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Is this a joke? — 13 Comments

  1. We recently got a taste of this here in The US. Back in early October, we all got a “Presidential Alert”, I assume via the same “Amber Alert System” that is used here in The US for missing children. No warning, no nothing, just an ominous “Presidential Alert” suddenly appearing on our phones under the guise of “the is just a test”.

    What made this “Presidential Alert” even more strange, is that I got an alert on a cellphone that is disconnected/has no service. I keep it charged because it’s a smartphone that I use for other stuff, and it still got an alert. Granted that here in America, 911 emergency services will still work on a disconnected phone, but that’s outbound…not inbound.

    /shrug

  2. Official thinking. They make it YOUR responsibility to receive their ‘alerts’ not just their responsibility to send them, it’s just another way to make sure the population (ie us lot) is kept in check by (albeit in a trivial way) adding to the number of things which must be done.

  3. Sorry GD,  with this one they’re doing good. Reason I say this is they’ve had exactly this type of alert in Japan fo yonks now.

    Of course they have very frequent seismic activity and some of it is miles offshore, but will result in high waves. They can give a good 15 minute warning now, meaning people have time to get to higher ground.

    If the proposed system is used correctly, it can warn of impending flooding, snow drifts,  road closures and so on. Mostly these are issues in mainland Europe.

    Of course they know some people don’t have mobiles and some will be switched off, however it’s a straight across the board; doesn’t matter which network, the warning goes to every mobile in that area, or nationwide.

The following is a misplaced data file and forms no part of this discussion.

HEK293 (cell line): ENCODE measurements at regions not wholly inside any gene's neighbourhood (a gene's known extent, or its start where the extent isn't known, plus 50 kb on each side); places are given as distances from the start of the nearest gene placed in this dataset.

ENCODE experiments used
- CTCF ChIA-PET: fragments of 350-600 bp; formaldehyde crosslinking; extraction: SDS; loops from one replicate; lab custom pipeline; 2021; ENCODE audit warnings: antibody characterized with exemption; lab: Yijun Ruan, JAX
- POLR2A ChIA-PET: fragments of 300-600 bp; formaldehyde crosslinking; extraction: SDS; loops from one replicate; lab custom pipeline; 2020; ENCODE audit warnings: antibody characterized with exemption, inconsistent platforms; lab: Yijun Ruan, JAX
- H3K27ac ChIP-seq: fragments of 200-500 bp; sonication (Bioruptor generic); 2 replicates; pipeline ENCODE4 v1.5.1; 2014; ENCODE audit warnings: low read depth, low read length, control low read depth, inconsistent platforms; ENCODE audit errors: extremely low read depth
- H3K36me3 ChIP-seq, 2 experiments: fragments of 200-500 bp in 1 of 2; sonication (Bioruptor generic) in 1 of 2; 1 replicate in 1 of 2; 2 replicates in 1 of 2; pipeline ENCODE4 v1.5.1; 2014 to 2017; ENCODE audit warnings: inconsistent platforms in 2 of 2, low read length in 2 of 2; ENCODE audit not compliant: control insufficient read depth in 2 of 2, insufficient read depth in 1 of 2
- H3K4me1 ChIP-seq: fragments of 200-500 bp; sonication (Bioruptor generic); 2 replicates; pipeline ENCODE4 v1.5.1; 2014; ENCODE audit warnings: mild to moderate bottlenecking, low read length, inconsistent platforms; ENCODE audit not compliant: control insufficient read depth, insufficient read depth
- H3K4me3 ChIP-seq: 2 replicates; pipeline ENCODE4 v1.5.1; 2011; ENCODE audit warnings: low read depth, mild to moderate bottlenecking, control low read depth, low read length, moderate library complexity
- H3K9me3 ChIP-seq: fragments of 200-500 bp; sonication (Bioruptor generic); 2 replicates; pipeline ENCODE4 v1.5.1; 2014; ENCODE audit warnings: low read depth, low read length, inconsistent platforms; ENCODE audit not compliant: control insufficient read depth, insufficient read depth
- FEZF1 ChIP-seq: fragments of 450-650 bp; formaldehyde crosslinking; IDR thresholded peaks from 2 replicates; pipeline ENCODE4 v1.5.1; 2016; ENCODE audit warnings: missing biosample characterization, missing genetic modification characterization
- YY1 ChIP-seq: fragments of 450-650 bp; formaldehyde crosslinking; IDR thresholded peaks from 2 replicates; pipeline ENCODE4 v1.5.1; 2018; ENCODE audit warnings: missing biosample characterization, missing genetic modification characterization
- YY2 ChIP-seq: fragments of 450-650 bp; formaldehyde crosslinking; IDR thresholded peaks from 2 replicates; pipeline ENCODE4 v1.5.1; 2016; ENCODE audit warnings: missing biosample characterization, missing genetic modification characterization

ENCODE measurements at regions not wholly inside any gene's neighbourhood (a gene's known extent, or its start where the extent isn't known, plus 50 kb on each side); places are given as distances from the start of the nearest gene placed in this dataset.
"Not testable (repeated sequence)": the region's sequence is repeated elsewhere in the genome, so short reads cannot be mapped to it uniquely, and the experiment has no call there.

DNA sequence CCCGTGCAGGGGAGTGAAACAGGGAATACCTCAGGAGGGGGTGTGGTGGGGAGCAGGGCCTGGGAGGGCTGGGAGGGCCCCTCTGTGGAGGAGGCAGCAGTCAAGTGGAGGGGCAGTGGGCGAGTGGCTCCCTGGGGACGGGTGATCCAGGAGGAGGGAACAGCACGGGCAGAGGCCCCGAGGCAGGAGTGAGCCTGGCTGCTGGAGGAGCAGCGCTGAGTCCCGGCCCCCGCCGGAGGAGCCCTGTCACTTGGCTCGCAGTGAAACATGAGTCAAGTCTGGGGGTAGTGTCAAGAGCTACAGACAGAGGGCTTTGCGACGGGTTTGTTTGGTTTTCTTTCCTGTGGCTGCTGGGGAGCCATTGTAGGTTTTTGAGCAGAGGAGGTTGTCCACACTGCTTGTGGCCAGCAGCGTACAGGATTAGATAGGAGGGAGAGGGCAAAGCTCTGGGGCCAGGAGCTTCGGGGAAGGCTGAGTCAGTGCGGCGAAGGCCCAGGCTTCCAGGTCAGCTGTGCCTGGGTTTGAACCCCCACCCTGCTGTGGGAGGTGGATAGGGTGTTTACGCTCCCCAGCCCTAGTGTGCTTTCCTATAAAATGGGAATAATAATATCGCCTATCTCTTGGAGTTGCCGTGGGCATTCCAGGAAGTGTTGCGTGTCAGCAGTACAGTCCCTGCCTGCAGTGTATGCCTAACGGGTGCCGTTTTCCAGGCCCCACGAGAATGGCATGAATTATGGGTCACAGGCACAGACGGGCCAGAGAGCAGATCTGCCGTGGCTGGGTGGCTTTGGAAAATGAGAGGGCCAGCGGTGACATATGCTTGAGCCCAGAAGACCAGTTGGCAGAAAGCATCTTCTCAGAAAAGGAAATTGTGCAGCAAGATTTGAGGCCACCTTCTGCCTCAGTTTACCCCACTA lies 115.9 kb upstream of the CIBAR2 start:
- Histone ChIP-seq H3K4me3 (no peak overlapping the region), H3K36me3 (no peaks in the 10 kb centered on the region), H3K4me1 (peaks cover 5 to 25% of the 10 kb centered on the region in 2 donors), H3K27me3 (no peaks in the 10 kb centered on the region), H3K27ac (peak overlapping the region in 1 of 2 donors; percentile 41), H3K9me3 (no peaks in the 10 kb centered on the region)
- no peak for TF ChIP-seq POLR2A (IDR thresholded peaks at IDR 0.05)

No they will not need your phone number,  you do nothing. And you’re free to ignore any warning, but my gut tells me it’s got to do with these hellish floods they’ve been getting. It gives people downstream the chance to get the hell out.

    • Smoking Scot – I fear you are missing a point? To create an alert system for emergencies could obviously be a good thing. It’s the wording – making it mandatory for people to receive it – that opens up a can of worms. We live in a society where commerce and the authorities have an appalling  reputation for finding loopholes in the rules and for misusing their powers in ways unforseen and unintendedwhen the powers were granted.  That ‘mandatory receive’ could easily grow over time to mean you must always carry a phone so you can be bombarded with state nannying propaganda.

      • That is precisely my point.  If they made it mandatory for emergency services to send texts then that’s one thing, but to make it mandatory to receive them is a different kettle of stingrays altogether.  By implication they are saying I have to have my phone powered up and with me at all times otherwise I will be breaking their law.

  4. During large emergencies? What about not-so-large emergencies? Just another reason for me not to ever purchase a so-called “smart” phone. I’ll just stick with my old dumb (non-text-enabled) cell phone until I’m forced to give it up.

  5. Some are old enough to remember the air-raid warning sirens – you didn’t get a choice whether you ‘received’ that broadcast message, but you had a choice whether you heeded it or not.   Using broadcast SMS is simply a smarter way of doing the same thing – if only those in charge of it were smarter too.

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